Samridhi (Delhi, December 2018)


I have mentioned before that one of the great open secrets of Delhi’s food scene is that some of the best food from other regions of the country is available in the canteens or dining halls of the various state bhawans. Now, you may be wondering what a state bhawan is. Delhi, as you know, is the capital of India, and all the state governments have headquarters in the city that combine office space as well as lodging for state bureaucrats visiting the capital or attached to the central government. They also have staff canteens that feed the employees of the bhawans—drawn from the state—the food of home. Many of these canteens—though not all—are open to the public; at some—as at Samridhi, it’s more the case that nobody stops the general public from eating there. These canteens run the gamut in aesthetic. The Bihar Bhawan, for example, has a full-on restaurant, a branch of the popular Potbelly; Goa Niwas also has a restaurant (Viva O Viva) but it’s decidedly less fancy. At the far end of the continuum is Samridhi, the canteen of Kerala House, as basic a dining establishment as you can imagine. It is functional and cheap but serves very delicious food. Continue reading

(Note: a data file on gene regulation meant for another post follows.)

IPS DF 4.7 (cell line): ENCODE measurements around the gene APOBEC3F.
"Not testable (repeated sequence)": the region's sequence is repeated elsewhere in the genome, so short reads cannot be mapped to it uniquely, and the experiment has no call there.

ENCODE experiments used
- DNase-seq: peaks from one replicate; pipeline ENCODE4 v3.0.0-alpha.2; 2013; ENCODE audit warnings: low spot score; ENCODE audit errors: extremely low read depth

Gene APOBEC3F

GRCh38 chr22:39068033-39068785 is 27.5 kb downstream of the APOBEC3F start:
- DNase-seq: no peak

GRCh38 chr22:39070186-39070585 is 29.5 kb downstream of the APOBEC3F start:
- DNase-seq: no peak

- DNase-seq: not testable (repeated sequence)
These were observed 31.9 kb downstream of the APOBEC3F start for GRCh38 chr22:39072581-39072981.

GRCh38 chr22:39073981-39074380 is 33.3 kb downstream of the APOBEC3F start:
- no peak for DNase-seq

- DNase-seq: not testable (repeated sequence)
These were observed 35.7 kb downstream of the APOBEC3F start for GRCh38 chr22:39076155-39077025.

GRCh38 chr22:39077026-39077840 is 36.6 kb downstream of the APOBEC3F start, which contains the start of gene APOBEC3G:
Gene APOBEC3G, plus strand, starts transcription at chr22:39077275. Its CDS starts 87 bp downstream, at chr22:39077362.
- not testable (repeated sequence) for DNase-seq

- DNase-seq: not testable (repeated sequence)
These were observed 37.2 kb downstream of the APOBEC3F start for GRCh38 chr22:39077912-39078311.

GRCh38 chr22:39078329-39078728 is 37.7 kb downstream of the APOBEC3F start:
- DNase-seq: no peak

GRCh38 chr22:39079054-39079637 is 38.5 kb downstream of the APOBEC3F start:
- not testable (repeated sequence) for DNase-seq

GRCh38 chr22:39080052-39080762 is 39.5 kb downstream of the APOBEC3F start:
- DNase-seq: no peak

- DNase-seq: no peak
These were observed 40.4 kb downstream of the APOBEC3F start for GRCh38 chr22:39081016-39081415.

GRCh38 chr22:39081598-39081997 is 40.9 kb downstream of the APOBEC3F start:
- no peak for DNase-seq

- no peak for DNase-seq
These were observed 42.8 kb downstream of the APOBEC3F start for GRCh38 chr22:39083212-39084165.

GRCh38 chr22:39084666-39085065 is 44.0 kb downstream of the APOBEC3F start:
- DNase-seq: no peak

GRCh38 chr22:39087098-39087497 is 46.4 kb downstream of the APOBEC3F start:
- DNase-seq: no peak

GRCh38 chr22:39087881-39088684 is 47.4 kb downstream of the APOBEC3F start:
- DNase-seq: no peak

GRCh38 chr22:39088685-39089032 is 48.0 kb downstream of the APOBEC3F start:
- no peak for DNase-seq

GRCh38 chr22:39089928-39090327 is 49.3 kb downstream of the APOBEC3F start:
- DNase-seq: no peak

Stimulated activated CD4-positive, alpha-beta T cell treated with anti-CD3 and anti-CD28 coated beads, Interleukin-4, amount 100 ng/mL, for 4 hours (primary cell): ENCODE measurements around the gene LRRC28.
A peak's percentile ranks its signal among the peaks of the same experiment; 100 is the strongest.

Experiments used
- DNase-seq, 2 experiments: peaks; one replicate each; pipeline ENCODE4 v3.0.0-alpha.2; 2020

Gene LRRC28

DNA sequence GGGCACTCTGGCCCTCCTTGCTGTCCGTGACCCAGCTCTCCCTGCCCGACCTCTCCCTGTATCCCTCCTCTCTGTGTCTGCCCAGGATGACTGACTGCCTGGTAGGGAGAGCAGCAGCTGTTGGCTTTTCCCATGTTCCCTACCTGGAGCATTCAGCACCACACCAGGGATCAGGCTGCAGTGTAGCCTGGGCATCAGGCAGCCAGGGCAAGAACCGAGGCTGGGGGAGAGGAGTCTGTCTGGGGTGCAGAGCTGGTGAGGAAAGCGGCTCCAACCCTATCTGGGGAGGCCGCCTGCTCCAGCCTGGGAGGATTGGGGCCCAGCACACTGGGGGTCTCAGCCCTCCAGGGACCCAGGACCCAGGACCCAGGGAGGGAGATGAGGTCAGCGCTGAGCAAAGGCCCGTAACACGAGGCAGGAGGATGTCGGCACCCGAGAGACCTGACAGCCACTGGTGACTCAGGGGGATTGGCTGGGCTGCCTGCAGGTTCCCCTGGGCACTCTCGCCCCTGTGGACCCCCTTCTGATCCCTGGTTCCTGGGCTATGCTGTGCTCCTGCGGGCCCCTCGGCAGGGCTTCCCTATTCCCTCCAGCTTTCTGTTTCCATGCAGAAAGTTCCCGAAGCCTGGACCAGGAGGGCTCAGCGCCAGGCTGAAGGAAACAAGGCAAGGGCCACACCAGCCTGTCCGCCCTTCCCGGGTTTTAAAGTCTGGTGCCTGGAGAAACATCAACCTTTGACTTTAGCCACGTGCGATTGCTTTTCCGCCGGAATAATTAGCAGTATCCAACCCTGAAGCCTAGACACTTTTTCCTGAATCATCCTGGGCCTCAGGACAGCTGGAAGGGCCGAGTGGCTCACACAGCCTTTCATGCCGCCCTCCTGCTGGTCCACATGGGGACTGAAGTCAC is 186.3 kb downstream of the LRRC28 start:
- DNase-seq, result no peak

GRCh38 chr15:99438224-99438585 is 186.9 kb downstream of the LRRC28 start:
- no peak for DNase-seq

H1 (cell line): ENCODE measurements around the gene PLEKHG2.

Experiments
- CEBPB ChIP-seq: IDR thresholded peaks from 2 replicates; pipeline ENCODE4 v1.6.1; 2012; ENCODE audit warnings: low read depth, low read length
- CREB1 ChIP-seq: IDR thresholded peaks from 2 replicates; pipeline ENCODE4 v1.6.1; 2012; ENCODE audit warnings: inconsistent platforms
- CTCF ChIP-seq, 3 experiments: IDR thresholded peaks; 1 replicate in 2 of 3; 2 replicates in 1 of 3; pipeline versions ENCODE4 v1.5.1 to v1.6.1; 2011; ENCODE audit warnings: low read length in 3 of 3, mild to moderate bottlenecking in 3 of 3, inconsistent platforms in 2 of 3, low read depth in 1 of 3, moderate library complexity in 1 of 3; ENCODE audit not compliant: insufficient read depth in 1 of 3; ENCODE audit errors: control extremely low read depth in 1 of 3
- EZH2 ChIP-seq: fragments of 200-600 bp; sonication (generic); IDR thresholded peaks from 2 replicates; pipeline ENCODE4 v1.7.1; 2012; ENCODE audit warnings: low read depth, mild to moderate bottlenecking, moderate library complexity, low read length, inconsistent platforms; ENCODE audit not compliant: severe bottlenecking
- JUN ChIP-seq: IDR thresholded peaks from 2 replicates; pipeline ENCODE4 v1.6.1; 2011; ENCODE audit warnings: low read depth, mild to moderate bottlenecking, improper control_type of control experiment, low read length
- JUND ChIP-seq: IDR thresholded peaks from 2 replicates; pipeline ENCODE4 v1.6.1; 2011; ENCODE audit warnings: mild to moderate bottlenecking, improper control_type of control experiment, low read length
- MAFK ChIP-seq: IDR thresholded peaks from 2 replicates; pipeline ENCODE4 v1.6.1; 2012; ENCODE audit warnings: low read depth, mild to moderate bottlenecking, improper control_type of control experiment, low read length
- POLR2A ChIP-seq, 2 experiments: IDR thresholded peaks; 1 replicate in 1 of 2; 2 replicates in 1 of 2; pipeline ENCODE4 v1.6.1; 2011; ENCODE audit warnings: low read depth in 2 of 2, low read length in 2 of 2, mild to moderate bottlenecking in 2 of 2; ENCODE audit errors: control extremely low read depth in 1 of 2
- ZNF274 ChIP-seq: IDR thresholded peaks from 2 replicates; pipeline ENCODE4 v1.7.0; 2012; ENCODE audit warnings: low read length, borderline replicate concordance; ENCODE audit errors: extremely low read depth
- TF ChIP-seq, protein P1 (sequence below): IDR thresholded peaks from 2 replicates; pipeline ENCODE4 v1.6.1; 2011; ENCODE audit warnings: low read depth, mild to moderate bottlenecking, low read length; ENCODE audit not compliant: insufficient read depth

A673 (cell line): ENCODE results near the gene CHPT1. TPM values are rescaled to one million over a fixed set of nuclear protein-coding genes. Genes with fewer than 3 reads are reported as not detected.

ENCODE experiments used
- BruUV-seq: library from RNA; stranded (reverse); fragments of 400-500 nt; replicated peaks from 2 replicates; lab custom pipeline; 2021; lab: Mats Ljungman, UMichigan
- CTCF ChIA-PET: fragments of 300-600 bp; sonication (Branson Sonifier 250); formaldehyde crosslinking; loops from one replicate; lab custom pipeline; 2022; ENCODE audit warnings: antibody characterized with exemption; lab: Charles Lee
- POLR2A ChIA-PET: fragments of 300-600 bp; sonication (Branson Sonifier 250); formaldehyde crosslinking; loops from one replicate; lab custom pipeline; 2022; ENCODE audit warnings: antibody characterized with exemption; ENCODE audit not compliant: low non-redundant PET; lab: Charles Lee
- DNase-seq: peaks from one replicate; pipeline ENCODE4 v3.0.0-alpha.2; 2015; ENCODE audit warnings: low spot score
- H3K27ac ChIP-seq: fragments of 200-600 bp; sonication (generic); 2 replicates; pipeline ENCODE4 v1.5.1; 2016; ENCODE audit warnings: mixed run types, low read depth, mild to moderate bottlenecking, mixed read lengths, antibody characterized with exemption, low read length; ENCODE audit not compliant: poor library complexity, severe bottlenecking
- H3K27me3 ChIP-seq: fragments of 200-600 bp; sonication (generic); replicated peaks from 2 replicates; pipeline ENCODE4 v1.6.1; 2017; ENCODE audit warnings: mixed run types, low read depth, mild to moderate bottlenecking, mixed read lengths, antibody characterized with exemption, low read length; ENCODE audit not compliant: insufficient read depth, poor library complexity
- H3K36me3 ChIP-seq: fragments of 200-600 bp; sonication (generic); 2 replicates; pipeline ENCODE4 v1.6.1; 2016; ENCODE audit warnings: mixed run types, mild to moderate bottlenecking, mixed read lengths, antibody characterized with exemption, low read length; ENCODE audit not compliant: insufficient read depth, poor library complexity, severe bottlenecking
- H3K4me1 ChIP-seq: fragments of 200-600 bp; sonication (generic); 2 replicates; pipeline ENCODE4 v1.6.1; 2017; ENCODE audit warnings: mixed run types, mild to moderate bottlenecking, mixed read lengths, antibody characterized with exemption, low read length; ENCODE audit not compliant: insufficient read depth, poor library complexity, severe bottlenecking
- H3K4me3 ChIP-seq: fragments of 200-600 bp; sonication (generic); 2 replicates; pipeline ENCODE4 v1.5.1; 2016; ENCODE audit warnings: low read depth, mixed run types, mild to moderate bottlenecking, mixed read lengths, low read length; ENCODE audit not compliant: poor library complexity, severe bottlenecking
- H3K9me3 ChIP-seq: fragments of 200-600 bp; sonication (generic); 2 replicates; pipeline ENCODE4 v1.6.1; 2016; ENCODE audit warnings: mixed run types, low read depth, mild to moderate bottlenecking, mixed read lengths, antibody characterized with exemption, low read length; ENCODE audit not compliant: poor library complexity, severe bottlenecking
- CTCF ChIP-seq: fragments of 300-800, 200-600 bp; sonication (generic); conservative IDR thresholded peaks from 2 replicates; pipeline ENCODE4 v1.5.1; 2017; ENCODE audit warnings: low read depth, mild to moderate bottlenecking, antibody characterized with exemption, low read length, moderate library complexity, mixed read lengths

Top 10 Twin Cities Dishes, Oct. 2018-March 2019